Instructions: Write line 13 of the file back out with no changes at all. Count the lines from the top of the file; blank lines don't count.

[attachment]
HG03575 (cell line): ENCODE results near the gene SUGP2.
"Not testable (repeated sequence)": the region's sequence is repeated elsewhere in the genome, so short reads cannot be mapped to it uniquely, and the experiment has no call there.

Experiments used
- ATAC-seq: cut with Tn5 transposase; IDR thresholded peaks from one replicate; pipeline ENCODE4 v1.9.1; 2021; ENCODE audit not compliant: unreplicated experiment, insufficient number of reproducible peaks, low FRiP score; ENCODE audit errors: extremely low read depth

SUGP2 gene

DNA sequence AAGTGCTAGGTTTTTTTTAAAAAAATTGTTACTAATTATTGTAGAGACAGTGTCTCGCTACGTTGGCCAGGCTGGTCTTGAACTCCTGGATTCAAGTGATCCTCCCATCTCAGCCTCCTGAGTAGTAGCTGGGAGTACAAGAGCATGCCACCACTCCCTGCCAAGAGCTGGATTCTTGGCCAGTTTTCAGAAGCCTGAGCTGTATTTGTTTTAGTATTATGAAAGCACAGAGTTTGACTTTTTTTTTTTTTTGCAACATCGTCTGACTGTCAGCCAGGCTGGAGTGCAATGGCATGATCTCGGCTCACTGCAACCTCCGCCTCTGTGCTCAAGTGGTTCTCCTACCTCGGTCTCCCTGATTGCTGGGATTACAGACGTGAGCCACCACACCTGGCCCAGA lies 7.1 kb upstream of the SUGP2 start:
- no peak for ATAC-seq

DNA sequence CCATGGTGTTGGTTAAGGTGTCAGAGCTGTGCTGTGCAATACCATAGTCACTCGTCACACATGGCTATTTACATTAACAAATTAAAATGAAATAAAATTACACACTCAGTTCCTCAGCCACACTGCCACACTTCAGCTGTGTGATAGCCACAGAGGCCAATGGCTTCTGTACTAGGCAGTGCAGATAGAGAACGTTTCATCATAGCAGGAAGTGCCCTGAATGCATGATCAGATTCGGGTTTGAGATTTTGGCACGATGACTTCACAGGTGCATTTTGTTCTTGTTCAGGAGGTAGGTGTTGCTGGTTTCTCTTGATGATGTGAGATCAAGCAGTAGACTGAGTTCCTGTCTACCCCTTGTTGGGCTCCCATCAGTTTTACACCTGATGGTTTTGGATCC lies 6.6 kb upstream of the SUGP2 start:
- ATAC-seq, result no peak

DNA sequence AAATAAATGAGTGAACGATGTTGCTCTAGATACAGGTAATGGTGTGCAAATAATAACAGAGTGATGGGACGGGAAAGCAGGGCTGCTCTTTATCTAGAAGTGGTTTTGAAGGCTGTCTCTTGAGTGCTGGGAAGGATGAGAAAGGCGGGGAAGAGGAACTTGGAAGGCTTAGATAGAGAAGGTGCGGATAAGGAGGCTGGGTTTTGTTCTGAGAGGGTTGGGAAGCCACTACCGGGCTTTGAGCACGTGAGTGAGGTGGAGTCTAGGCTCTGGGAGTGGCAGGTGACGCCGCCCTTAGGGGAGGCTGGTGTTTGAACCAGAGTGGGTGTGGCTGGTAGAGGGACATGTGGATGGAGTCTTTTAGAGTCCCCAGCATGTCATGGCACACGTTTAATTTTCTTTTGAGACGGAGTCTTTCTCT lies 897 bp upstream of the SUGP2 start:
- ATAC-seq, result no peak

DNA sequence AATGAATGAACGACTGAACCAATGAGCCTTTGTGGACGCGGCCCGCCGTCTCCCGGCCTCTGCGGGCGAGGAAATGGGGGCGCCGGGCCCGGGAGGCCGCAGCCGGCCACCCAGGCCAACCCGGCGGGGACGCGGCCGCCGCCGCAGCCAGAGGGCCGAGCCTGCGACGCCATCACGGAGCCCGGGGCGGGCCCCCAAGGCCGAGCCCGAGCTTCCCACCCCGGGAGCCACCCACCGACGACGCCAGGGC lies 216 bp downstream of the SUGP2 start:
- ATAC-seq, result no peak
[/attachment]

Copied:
- ATAC-seq, result no peak